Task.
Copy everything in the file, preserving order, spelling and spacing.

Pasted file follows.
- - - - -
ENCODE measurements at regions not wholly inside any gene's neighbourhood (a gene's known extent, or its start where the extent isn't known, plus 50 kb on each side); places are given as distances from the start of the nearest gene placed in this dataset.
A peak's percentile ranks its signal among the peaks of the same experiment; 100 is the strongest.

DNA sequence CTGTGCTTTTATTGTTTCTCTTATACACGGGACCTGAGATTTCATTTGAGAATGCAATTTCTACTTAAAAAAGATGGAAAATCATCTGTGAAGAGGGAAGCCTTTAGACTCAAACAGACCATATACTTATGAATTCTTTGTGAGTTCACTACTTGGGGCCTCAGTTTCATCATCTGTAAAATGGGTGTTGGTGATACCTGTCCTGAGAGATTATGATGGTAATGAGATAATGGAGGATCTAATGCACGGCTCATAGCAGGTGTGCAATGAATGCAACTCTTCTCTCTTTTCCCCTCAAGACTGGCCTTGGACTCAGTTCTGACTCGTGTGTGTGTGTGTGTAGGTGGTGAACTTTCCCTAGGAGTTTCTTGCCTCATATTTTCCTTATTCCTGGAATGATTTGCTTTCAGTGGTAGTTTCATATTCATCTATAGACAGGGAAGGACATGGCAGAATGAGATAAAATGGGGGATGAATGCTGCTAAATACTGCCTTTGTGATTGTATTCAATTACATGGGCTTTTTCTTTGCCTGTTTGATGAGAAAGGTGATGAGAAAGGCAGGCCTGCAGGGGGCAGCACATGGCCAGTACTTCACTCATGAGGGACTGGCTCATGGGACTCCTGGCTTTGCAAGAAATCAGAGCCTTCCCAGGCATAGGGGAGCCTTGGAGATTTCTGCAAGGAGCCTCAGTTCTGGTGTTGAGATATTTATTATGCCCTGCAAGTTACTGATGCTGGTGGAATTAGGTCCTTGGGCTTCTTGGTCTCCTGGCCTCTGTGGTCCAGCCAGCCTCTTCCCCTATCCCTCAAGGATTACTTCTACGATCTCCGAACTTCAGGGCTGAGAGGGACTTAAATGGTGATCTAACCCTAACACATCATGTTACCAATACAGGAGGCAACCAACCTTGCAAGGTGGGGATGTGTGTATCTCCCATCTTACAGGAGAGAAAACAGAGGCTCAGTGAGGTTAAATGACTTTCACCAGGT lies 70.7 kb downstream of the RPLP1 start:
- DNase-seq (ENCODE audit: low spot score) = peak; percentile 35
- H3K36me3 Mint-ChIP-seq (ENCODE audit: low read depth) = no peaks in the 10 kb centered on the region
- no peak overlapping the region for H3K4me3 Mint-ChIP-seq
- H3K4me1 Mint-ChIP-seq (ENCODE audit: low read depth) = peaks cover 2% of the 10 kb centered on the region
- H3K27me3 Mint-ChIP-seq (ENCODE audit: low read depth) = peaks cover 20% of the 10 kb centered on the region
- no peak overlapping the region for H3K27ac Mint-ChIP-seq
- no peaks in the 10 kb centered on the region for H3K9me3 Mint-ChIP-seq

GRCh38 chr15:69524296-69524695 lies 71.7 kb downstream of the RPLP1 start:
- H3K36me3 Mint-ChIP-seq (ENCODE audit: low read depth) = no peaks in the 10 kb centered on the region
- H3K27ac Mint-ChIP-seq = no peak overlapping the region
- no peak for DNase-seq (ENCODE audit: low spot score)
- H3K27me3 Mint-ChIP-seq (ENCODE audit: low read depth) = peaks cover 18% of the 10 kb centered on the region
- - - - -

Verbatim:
ENCODE measurements at regions not wholly inside any gene's neighbourhood (a gene's known extent, or its start where the extent isn't known, plus 50 kb on each side); places are given as distances from the start of the nearest gene placed in this dataset.
A peak's percentile ranks its signal among the peaks of the same experiment; 100 is the strongest.

DNA sequence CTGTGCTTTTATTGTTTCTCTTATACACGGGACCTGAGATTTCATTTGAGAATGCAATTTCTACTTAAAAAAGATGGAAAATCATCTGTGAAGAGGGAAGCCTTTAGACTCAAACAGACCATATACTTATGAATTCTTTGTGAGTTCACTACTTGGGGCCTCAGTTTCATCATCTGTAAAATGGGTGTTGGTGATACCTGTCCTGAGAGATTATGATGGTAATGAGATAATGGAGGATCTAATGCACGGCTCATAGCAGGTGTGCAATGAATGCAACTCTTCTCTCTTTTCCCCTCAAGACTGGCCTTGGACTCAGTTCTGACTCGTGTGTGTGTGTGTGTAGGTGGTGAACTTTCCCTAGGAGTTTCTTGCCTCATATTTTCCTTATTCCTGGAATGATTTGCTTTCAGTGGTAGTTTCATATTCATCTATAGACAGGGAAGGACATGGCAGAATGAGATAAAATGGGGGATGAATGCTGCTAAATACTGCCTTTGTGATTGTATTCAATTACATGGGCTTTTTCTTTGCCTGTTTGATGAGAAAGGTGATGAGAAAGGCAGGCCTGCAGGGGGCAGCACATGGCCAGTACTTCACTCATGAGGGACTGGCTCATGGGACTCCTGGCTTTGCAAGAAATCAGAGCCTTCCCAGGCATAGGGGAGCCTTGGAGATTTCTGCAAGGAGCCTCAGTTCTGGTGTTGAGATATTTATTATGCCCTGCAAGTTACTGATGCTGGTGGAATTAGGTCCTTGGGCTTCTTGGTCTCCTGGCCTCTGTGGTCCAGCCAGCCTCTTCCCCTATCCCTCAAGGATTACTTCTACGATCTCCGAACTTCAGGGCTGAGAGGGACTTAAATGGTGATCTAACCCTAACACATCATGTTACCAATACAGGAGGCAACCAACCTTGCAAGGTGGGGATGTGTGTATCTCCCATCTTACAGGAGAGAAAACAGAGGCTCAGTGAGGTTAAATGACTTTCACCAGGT lies 70.7 kb downstream of the RPLP1 start:
- DNase-seq (ENCODE audit: low spot score) = peak; percentile 35
- H3K36me3 Mint-ChIP-seq (ENCODE audit: low read depth) = no peaks in the 10 kb centered on the region
- no peak overlapping the region for H3K4me3 Mint-ChIP-seq
- H3K4me1 Mint-ChIP-seq (ENCODE audit: low read depth) = peaks cover 2% of the 10 kb centered on the region
- H3K27me3 Mint-ChIP-seq (ENCODE audit: low read depth) = peaks cover 20% of the 10 kb centered on the region
- no peak overlapping the region for H3K27ac Mint-ChIP-seq
- no peaks in the 10 kb centered on the region for H3K9me3 Mint-ChIP-seq

GRCh38 chr15:69524296-69524695 lies 71.7 kb downstream of the RPLP1 start:
- H3K36me3 Mint-ChIP-seq (ENCODE audit: low read depth) = no peaks in the 10 kb centered on the region
- H3K27ac Mint-ChIP-seq = no peak overlapping the region
- no peak for DNase-seq (ENCODE audit: low spot score)
- H3K27me3 Mint-ChIP-seq (ENCODE audit: low read depth) = peaks cover 18% of the 10 kb centered on the region